Bush Doctrine


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Bush Doctrine

A neoconservative foreign policy idea in the United States. It is most commonly associated with efforts to prevent future terrorist attacks on the United States through the invasion of foreign countries thought to be safe havens for terrorist groups. It is also used to express regime change, or the attempt to replace a dictatorship with a fledgling democracy. More generally, the term describes American unilateralism.
References in periodicals archive ?
The Bush doctrine is basically characterized by unilateralism and preemptive strikes.
The ten selections that make up the main body of the text are devoted to the relationship between presidents and foreign policy, the limits of American power, understanding the Bush doctrine, globalization as a security strategy, and a wide variety of other related subjects.
However, by the end of Bush's (II) second term, the American public was exhausted with the Bush Doctrine.
Obama," and says his ISIS strategy, so far, mimics the Bush doctrine in acknowledging that the war will be long, fought on a global stage, and justified by the need to hit extremists in the Middle East before they can attack the United States.
That was precisely the aspect of the Bush Doctrine that led to the overreach that cost so much in blood and treasure that Nau decries.
When the so-called Bush Doctrine was established with the release of the National Security Strategy on September 20, 2002, its promise to "act against such emerging threats [nuclear, biological, and chemical weapons] before they are fully formed" was viewed by many as a radical overhaul of US national security doctrine, but Warren (Royal Melbourne Institute of Technology, Australia) argues that the Bush Doctrine's statements on counter-proliferation and preventive war were merely explicit statements of concepts that have been implicit in previous administrations' National Security Strategy releases extending back to the end of World War II.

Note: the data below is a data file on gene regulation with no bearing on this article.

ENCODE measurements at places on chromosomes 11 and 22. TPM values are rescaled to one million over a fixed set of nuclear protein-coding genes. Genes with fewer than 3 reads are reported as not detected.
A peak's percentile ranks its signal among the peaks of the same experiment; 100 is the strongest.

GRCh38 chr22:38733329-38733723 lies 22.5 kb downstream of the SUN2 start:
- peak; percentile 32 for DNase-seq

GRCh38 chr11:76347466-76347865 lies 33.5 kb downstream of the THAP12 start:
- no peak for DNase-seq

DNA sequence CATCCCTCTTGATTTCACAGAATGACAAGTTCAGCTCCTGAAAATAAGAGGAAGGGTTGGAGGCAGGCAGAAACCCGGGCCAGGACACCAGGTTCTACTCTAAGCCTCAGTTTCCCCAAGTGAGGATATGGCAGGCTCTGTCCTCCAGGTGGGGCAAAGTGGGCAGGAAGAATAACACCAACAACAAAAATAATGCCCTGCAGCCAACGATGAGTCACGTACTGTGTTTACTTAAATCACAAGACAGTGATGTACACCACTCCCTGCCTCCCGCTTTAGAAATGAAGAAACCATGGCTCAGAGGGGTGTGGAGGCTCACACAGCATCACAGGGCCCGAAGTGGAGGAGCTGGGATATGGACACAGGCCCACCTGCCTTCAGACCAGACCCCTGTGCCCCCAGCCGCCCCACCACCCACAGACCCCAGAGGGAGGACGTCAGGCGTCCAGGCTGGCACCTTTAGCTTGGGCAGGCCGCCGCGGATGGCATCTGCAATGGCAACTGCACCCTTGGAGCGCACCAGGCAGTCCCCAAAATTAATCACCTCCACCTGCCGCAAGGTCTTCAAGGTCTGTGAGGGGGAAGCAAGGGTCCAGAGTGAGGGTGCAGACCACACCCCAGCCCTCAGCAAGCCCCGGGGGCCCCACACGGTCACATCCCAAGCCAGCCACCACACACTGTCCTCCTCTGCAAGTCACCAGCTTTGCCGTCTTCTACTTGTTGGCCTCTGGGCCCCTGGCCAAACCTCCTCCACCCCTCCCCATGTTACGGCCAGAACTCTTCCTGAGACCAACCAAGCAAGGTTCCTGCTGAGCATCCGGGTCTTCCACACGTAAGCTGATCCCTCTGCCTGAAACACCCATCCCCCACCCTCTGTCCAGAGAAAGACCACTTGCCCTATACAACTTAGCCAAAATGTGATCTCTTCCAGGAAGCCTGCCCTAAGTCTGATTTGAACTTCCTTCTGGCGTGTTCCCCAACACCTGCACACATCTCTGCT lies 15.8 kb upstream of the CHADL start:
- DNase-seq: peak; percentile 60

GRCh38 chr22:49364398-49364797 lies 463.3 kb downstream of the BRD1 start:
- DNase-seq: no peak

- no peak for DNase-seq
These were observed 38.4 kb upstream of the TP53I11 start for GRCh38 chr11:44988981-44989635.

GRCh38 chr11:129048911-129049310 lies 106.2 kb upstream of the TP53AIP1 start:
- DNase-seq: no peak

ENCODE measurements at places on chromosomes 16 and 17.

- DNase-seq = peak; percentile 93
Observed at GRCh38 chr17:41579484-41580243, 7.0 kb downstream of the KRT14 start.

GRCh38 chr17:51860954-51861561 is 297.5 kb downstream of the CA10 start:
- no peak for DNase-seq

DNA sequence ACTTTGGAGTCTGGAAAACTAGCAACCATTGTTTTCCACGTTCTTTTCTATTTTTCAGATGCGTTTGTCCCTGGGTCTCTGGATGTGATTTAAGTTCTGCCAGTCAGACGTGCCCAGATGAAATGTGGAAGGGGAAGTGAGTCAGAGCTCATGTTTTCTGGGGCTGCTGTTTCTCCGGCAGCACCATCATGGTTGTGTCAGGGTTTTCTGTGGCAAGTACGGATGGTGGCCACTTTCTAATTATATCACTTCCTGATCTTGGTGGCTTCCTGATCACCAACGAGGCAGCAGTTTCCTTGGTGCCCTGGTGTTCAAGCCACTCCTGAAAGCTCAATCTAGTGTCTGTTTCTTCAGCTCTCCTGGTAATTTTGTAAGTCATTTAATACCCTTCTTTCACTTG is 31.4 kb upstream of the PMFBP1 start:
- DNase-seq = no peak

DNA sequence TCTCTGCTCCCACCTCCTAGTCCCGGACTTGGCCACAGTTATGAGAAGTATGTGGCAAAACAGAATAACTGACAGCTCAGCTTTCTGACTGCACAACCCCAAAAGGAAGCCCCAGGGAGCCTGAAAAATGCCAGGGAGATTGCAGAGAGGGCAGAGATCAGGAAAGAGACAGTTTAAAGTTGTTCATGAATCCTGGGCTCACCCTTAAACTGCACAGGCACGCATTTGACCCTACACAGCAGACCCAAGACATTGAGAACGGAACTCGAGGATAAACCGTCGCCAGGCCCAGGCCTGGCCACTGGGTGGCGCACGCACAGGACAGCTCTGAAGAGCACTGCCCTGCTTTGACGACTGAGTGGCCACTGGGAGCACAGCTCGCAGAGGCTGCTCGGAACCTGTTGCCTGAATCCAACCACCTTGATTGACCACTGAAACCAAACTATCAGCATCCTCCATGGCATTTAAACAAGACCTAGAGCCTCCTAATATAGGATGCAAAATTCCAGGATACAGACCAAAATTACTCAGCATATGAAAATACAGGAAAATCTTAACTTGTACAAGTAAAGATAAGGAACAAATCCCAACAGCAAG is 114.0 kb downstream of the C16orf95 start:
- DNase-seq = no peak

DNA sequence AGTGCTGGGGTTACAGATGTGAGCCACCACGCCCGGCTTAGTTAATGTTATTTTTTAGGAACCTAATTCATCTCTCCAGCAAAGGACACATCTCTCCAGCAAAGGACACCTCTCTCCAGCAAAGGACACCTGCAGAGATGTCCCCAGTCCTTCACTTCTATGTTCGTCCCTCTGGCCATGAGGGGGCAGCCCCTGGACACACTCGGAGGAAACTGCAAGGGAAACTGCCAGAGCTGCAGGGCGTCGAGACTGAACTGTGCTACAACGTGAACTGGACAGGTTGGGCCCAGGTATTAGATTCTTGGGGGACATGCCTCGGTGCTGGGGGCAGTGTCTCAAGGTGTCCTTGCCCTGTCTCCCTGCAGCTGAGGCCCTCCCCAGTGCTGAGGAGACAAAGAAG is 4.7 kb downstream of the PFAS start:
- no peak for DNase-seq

Its label then (and my answer) was "the Bush Doctrine.
National Security in the Obama Administration: Reassessing the Bush Doctrine.
The Bush doctrine also stipulated that threats should be confronted by striking preemptively, and on the basis of suspicion alone.
Others argue that versions of the Bush Doctrine of forced democratization and unilateral strike have been refashioned rather than abandoned by the Obama administration in the conduct of its foreign policy.
Obama would pursue the Bush doctrine of spreading freedom as one of the main tools for fighting extremism.